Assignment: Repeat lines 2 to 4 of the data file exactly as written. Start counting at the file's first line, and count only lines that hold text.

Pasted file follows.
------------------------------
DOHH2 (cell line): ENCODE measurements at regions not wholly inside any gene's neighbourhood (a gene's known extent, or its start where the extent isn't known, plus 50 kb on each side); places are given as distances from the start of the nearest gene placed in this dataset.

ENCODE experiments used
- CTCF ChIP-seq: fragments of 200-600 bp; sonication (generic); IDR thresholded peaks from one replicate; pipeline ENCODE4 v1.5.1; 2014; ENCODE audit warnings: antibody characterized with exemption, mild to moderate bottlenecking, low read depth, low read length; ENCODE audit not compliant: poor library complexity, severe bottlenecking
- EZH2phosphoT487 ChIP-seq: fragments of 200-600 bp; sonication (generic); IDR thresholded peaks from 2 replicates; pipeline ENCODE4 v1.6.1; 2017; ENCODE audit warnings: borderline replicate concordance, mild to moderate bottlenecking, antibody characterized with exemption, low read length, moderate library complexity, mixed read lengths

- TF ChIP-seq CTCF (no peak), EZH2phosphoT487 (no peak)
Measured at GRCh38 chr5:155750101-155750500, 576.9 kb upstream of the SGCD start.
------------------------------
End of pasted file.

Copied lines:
ENCODE experiments used
- CTCF ChIP-seq: fragments of 200-600 bp; sonication (generic); IDR thresholded peaks from one replicate; pipeline ENCODE4 v1.5.1; 2014; ENCODE audit warnings: antibody characterized with exemption, mild to moderate bottlenecking, low read depth, low read length; ENCODE audit not compliant: poor library complexity, severe bottlenecking
- EZH2phosphoT487 ChIP-seq: fragments of 200-600 bp; sonication (generic); IDR thresholded peaks from 2 replicates; pipeline ENCODE4 v1.6.1; 2017; ENCODE audit warnings: borderline replicate concordance, mild to moderate bottlenecking, antibody characterized with exemption, low read length, moderate library complexity, mixed read lengths